Proper placement of the bridge is extremely important in the playability, tone, and structural integrity of your violin, viola, or cello. While your instrument may have been well setup when it was first sold to you, the ravages of time and use can easily nudge the bridge out of place, and if you do not know what the right place is for the bridge, this tutorial may help you. While each instrument is different, this guide is quite accurate for most instruments. Cellos can often be found with greater variance than violins and violas, so if you are uncertain, contact your local luthier or the company from which you purchased your instrument for their advice.
The bridge feet should be lined up in a straight plane with the interior f-hole notches. (fig. 1) The f-hole notches are the slight wedges cut out of the f-hole on either side in the middle section. When you need to move your bridge, be very careful so as not to allow it to snap down and strike your instrument top - use both hands at all times, holding the instrument between your legs or on a padded clamp, and be firm yet very controlled about your actions and movements. You will likely get the hang of it after a short time, but if you feel uncomfortable at all, allow your teacher or an experienced colleague to assist you.
Also, note the position of your soundpost relative to your bridge and f-hole notches. (You can see your soundpost by looking in the treble f-hole) The soundpost is often about 3.5-5mm (violins and violas) up to about 15-20mm (cellos) away from the back side of the bridge foot, but the exact position depends on the setup of your instrument and the luthier who performed the fitting. (fig. 2) Simply check to see that your instrument´s soundpost is not vastly further from the bridge foot than these figures, and if it is quite far from the bridge foot, take it to a qualified luthier for proper setting - do not attempt to adjust the soundpost unless you are absolute certain of your abilities.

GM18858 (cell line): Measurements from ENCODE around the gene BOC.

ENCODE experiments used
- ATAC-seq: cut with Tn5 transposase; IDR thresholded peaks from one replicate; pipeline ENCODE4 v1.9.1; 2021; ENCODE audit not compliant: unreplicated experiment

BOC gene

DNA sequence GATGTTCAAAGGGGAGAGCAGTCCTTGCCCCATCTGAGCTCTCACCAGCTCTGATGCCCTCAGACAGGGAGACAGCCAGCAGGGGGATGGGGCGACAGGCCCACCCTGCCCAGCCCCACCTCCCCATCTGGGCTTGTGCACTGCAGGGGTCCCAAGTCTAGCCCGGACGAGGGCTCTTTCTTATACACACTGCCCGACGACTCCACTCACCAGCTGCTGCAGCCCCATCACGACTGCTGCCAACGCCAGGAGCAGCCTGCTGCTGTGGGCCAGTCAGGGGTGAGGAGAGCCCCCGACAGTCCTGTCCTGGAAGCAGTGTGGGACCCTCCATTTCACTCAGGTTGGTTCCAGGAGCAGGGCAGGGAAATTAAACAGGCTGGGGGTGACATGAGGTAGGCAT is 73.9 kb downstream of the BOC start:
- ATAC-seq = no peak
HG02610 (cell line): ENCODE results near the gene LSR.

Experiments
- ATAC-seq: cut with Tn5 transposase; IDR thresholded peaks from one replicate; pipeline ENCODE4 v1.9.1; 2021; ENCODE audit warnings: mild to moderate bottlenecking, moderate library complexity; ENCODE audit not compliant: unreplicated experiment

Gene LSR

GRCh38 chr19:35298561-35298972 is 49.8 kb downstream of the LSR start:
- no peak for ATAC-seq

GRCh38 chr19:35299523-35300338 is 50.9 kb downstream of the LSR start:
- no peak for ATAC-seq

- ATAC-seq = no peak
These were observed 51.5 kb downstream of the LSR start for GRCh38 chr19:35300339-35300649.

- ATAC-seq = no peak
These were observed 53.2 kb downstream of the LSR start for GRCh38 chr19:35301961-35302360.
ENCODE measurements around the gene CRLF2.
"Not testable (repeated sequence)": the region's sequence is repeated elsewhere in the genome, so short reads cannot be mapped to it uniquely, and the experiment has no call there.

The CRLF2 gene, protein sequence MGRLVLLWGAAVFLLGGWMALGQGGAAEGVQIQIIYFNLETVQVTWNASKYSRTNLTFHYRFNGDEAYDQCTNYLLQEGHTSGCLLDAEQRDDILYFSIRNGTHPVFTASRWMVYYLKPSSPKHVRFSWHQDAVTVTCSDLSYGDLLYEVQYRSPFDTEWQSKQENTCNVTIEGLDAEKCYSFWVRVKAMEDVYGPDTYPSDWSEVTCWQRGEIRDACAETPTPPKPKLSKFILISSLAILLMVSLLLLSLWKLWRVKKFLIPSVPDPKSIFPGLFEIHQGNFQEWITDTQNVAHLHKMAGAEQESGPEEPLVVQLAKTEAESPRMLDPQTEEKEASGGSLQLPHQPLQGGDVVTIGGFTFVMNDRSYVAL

(again, note the straight plane from the inner f-hole notches through the bridge foot)
When moving your bridge or changing strings, it is very common for the bridge to lean forward (toward the fingerboard) and this is damaging to the bridge if left too long as the hard maple can begin to warp permanently. Check to be sure there is a perfect right angle at the back side of the bridge to the instrument table (top) and if not, move the bridge with both hands, pressing firmly but carefully near the top of the bridge while holding the instrument between your legs or in a padded clamp, and nudge it into the correct position. (fig. 3) As with all bridge work, if you do not feel comfortable performing the operation yourself, have a teacher or experienced colleague do it for you.